Full disclosure: I watched most of this movie in high-contrast black and white, based on the recommendation of Fangoria. I watched little bits in color and parts in black and white because I am indecisive. I’ll get more into the technical stuff towards the end of my little article.
So this movie was really weird but I liked it quite a bit. It’s by Clive Barker, who did Hellraiser and wrote the story that The Midnight Meat Train was adapted from. It’s about this young couple and this kid has like some psychological disorder and he has a crazy psychiatrist who is some kind of secret slasher villain (David Cronenberg yeah!) who ends up killing him, but he was bitten by some mutant thing in this secret subterranean sanctuary and he becomes one of the “Nightbreed” and his girlfriend tries to help him and it’s just really off-the-wall.
This has some amazing, beautifully creative make-up effects. I mean, just stunning looking mutant creatures, every design imaginable. Anyway so the plot was kind of basic, but within the basic construction were some really unique story decisions. The idea of having a typical horror movie masked slasher be not really the point of a horror movie is extremely interesting. Like yeah he was the primary antagonist, but having him in the movie was just so left field. Then if you consider the reverse, you could take this as a typical slasher movie that also just happens to have like, ancient biblical references to all kinds of different human-level intelligence races of people eradicated by those deemed “normal” and it’s just nuts. There’s so much going on under the surface of this movie.
So now I’m going to explain the black and white thing because that might be confusing. It’s not like this movie was shot in black and white or anything, but through manipulation of the video settings in VLC Media Player on my computer, I was able to transform the color film into a high-contrast black and white film that almost looks like it was shot in black and white. The reason I did this was because Fangoria has an occasional feature where they go back and re-watch a movie in black and white and it really does change a lot. It made them film from kind of a campy creature feature into almost like a deeper, bleaker study of human conflict that has been prevalent in our society basically since humans first showed up.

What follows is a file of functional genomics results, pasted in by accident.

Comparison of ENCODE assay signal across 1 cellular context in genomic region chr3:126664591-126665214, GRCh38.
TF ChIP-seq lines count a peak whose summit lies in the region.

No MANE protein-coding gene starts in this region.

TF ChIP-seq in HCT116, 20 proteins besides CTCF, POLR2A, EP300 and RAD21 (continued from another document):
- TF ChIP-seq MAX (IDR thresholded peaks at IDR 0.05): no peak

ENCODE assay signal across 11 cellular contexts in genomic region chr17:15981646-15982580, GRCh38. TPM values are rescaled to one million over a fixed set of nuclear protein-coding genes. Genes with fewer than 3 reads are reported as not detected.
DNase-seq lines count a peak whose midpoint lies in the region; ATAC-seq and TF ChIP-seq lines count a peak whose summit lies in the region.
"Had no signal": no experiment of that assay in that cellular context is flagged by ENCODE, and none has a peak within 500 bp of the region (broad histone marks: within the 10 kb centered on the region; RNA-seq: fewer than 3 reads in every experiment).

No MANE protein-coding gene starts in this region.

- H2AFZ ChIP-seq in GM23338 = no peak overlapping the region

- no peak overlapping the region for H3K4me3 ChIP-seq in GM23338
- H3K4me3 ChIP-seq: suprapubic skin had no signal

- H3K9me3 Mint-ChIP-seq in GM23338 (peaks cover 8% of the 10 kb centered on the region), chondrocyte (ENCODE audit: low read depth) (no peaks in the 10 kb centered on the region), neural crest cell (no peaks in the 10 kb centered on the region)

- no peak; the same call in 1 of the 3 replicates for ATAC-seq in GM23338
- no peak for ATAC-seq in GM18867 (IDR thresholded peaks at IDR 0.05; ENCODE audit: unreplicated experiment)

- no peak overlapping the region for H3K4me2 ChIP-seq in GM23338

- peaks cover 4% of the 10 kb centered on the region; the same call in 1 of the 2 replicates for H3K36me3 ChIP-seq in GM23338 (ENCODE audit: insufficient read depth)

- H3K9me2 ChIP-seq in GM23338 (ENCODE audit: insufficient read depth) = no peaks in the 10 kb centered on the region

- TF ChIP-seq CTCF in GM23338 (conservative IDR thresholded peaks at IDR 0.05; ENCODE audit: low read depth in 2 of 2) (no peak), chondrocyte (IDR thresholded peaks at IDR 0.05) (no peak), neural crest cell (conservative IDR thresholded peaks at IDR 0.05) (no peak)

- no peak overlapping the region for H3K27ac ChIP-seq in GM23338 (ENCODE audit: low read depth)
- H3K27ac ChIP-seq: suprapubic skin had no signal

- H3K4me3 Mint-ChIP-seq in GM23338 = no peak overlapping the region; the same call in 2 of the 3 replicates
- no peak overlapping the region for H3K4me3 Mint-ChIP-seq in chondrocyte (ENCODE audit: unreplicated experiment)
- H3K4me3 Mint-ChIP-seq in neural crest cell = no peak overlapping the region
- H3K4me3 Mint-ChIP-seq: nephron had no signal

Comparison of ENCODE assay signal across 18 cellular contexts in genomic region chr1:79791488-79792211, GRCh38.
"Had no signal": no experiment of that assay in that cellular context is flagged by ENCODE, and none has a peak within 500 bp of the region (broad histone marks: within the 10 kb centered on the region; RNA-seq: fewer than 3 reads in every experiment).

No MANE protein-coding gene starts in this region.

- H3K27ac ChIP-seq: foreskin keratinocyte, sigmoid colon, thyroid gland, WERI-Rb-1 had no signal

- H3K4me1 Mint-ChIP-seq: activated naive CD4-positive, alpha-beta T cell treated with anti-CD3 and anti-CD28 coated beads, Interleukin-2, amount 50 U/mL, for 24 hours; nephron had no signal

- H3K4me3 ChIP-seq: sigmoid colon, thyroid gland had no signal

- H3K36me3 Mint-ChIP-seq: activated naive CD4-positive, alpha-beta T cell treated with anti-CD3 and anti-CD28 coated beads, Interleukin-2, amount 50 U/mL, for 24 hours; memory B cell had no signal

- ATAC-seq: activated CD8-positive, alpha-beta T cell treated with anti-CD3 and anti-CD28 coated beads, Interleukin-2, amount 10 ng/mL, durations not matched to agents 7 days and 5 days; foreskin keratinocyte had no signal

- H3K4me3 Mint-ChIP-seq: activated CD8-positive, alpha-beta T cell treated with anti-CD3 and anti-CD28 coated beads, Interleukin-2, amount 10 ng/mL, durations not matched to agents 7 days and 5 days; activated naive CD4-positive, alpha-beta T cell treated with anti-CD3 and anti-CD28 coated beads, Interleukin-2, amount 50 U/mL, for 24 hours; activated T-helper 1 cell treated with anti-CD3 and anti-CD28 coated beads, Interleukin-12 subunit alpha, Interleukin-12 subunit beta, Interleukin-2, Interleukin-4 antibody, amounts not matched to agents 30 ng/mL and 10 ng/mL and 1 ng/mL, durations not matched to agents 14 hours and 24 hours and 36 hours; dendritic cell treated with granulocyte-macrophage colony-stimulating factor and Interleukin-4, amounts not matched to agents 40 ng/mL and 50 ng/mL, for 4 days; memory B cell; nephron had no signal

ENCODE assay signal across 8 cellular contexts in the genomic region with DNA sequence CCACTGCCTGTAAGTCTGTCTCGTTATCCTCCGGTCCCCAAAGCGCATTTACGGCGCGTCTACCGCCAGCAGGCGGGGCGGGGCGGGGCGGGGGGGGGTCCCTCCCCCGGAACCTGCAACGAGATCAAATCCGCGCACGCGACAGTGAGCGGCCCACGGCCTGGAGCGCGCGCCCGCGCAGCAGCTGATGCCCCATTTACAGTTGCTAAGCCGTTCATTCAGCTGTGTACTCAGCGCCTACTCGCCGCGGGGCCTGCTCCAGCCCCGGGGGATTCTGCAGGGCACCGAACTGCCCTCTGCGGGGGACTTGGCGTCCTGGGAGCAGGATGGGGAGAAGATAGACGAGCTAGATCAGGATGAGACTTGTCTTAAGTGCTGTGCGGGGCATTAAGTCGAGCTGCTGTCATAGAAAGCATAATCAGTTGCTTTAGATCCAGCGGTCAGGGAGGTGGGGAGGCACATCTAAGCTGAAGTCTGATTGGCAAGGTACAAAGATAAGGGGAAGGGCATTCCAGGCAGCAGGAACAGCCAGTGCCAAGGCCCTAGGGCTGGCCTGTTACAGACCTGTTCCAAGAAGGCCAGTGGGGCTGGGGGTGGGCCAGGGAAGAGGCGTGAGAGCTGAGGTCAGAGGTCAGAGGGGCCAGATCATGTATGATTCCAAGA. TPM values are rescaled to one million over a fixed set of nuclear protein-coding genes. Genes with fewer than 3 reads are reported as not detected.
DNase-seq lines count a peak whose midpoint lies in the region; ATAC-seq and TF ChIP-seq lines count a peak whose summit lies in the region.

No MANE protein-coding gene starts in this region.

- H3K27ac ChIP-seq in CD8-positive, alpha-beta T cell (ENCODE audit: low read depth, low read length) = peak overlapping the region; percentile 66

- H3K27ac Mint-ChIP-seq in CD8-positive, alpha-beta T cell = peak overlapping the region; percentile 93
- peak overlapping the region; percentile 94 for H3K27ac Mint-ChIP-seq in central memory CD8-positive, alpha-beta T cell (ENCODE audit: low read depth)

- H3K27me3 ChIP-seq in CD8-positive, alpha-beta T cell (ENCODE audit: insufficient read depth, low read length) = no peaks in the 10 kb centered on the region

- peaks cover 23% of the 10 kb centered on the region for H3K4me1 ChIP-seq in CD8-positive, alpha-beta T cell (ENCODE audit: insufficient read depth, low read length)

So this movie is like. It’s a horror movie in the same way that Wake in Fright was a horror movie. It’s less a horror movie and more showing the horror that is the depths of human depravity. Instead of the outback of Australia, we see it in present-day Los Angeles.
The story is of a man named Lou Bloom, who is basically just trying to get by. He’s extremely well-spoken and seems to be almost a talking advice column. He uses buzzwords in his every day vocabulary, he knows every step it takes to succeed, but he can’t form basic human relationships. Eventually he decides that he is going to become a nightcrawler, who is someone who goes and films accidents and crimes right when they happen, and then sells that film to a news agency. Lou becomes very, very good. I will leave the rest to you, viewer!
Jake Gyllenhaal gives what may be his best performance to date as Lou. He plays Lou so well that you barely even recognize that it’s Gyllenhaal. He just becomes Lou Bloom. And the sociopath darkness inside Lou is almost tangible. He literally will do anything to move forward in his life and career. It’s fascinating to watch him change, because really, this character doesn’t have any real transformation. He just sort of begins to get how things work and gets better and better at his job. The scariest part is you can tell he was always this way. From the beginning of the movie to the end, the only real change in him as a character is that he gets more money and is able to control his job better. And that just makes him even more determined to succeed.
Anyway that’s it! That’s finally the end of my long month of horror movies. I have a couple of ideas of what I want to do for the rest of the day, to sort of culminate everything I did into something bite-sized, so I think what I’m going to do is a list of the 31 best movies I watched in October, and I’m only including movies that were part of this special, not the movies I saw in theaters and whatnot. Also at some point in November be on the lookout for my Top Horror movies (20, 25, 31, 50, I don’t know yet). In November, I will probably have occasional posts about movies I watched, then in December you will see my 25 Movies of Christmas, in which I will watch 25 great Christmas movies all leading up to Christmas Day. Then, again, occasional posts here and there until my Oscar nominations post and critique, my Oscar predictions, and my always on time Top 50 movies of 2014 which will probably be after the Oscars in all honesty…